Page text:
I’m going to start posting some of my random writings, mostly disjointed. Perhaps one day I will flesh them out into short essays, but I still think there are alright for some learning experiences.
My first morning in Cuba, I solicited an older Irish man named John that was friendly in the buffet line to have breakfast with me. We sat on the rooftop deck of the Hotel Islazul Lincoln. The spread was random, from fried rice and spaghetti, to an omelette station and hot cakes (no syrup), and sweets like cookies and possibly a birthday cake. He said it was his 10th time in Cuba, but his first time in a Cuban hospital. He had just gotten out last night after being “held hostage” for most of the evening. Apparently upon discharge, they needed to speak with his insurance company before they would let him go. It took hours but he eventually left but also lost his reservation at his nicer hotel, which is how he ended up in the half derelict Hotel Lincoln. Upon arrival at the hospital, with a “bug” but declined to elaborate, they set him up with a saline drip but refused to treat him further until his Irish insurance company released 2,500CUC (about 2,800USD after the conversion loss) to the hospital for his potential treatment. The hospital stated they would refund the balance if there was anything left. While inpatient, John stated he was treated holistically; “they touched [him] a lot, making sure [he] felt cared for” and that it was an overall pleasant experience minus the insurance fiascos.
I also met a Cuban American named Alex in Trinidad that has been coming back and forth between Chicago and Cuba for over 20 years. A few years ago he ended up at the hospital in Cuba as well. He could not stop going on and on about how wonderful of an experience it was, until the end. When ready for discharge, the entire staff that took care of Alex stood around him, waiting for a tip. We both had a bit of a laugh about this, but there was a sad tinge to it. He explained to me how even though doctors and nurses are among the better paid professions, they still only make 25-28CUC per month.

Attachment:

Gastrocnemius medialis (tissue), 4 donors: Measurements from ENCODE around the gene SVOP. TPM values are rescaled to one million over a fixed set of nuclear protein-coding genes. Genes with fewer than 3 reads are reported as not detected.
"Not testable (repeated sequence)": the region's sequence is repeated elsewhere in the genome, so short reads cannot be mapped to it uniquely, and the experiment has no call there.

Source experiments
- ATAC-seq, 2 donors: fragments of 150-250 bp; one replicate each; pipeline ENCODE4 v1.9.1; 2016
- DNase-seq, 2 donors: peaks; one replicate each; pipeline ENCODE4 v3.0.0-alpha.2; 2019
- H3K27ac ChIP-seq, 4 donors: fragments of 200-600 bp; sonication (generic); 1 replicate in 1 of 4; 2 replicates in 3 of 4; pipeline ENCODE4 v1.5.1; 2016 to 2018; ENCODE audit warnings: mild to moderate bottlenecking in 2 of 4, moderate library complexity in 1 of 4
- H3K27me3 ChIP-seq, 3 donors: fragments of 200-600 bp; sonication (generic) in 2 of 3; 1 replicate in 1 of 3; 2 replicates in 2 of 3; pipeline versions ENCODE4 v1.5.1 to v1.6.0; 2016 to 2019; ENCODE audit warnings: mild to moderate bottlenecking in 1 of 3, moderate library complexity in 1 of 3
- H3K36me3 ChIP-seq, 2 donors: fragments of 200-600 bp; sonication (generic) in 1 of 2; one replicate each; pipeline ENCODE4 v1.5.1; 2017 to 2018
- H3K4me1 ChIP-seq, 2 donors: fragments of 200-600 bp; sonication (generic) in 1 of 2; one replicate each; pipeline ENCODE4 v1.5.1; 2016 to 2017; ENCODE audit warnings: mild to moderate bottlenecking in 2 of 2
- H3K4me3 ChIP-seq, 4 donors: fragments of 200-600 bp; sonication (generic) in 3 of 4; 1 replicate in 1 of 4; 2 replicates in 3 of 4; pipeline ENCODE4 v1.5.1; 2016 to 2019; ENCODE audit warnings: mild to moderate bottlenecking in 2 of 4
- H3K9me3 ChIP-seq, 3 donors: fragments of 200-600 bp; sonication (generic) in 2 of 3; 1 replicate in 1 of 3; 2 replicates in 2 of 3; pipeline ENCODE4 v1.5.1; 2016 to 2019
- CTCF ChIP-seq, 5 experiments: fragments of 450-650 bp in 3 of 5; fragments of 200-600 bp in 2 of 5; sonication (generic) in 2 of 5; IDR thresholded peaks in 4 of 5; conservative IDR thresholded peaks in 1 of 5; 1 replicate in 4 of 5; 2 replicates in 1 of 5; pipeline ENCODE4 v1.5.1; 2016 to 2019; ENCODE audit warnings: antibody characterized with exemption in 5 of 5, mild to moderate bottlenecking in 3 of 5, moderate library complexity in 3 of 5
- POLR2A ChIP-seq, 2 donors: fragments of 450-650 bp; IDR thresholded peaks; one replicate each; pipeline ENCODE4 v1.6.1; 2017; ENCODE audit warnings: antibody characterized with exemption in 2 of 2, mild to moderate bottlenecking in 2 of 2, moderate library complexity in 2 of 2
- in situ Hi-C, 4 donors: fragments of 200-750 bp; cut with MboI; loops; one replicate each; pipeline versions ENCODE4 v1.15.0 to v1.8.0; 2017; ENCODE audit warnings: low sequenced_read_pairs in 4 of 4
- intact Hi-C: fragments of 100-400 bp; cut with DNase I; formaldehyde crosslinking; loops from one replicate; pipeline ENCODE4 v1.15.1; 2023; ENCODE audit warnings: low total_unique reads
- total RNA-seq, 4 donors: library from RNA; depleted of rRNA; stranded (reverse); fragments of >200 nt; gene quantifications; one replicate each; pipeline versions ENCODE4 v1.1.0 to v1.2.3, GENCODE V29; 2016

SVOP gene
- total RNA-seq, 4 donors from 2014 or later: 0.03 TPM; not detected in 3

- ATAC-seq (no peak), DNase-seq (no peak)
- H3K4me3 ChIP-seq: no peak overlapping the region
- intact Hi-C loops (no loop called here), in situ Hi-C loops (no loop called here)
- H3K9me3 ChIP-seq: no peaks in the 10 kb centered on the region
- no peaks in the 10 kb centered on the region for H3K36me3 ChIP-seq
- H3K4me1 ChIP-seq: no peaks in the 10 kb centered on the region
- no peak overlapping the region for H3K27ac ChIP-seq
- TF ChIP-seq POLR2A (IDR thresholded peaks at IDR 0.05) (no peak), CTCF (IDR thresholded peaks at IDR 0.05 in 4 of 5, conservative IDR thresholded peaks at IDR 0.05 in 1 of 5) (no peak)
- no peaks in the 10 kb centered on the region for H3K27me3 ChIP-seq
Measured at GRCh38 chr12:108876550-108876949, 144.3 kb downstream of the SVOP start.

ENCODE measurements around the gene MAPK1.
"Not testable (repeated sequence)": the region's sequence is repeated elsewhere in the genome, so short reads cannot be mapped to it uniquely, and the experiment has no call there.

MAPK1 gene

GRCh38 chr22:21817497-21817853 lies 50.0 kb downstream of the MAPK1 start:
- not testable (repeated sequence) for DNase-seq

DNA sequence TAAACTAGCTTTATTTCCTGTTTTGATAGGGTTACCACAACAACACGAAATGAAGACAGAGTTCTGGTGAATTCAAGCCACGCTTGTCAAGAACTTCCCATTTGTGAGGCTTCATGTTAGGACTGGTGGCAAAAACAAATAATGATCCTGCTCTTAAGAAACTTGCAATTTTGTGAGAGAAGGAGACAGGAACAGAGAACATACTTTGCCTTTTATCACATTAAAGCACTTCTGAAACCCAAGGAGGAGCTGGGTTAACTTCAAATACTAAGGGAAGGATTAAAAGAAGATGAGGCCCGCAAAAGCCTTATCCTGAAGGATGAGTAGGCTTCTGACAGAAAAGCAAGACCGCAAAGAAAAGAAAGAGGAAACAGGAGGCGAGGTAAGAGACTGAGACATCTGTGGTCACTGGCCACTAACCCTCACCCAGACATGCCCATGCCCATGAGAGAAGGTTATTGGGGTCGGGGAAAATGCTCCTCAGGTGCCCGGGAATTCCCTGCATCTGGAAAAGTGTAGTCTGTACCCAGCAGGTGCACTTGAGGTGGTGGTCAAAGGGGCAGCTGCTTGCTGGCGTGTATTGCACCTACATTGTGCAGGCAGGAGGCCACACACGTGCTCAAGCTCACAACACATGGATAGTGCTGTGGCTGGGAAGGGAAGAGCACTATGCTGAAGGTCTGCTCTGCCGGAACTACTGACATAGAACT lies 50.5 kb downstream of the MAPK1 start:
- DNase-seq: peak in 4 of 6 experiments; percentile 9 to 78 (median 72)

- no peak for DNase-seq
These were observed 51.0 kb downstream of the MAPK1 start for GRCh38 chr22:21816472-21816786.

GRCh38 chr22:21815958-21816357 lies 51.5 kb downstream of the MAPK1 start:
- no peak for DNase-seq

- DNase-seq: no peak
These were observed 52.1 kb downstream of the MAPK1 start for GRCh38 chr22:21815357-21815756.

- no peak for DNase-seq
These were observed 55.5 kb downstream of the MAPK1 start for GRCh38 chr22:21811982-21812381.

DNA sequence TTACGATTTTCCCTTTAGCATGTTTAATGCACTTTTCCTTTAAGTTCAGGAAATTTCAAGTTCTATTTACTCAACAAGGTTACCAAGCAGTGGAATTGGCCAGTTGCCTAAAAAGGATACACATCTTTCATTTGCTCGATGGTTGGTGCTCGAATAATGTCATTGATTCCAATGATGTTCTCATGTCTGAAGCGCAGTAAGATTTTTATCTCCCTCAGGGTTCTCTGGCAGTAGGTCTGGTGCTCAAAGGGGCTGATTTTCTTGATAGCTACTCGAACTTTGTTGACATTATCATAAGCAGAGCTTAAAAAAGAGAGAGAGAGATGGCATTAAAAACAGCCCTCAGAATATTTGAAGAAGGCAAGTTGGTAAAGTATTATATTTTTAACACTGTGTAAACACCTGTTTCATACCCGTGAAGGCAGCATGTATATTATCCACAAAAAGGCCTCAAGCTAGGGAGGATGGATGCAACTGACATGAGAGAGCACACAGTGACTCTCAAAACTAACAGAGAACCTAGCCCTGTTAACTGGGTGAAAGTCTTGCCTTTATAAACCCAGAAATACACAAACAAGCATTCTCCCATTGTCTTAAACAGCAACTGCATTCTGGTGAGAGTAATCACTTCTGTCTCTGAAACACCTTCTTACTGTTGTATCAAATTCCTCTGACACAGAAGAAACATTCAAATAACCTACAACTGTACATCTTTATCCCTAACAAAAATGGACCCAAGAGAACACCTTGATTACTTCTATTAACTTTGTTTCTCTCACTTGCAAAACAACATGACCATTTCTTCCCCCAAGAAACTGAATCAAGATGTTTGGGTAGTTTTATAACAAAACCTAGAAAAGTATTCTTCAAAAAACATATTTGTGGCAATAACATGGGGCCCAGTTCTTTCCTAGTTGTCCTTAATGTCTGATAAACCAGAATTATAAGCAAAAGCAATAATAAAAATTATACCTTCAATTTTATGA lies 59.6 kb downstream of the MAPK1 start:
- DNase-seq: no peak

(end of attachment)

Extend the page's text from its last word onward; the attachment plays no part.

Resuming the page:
My casa particular was across the street from a family medicine office that serves central Havana. It was busy all day with patients coming in and out, but occasionally I would see a nurse standing at the door in traditional (or really old school) garb. White dress, little white hat, white clogs and to add some spunk, patterned white tights.
There is an emphasis on holistic, whole body healing, even with the doctors. It truly seems like they are upholding the Hippocratic oath. I met a student of medicine in the park and he explained to me that it was important to ensure the entire experience was good for everyone. Again, this reminds me of Massachusetts and some of the patient centered outcomes put forth in the Affordable Care Act such as quality of care.
My casa owner in Trinidad enquired about my profession in the USA and I told her I practiced nursing, specializing in mainly special needs and neurology. Maritza was excited and explained that she was a psych nurse in a clinic for 40+ years before retiring. “We both studied the brain!” she exclaimed in Spanish.
Cuba’s infrastructure leaves much to be desired. Much of it is underdeveloped and needs to be updated. However, it does seem as if medicine has been focused upon. The health of the country’s people is important, as a country needs healthy people to begin with to expand further. Without a good start and people, you cannot progress.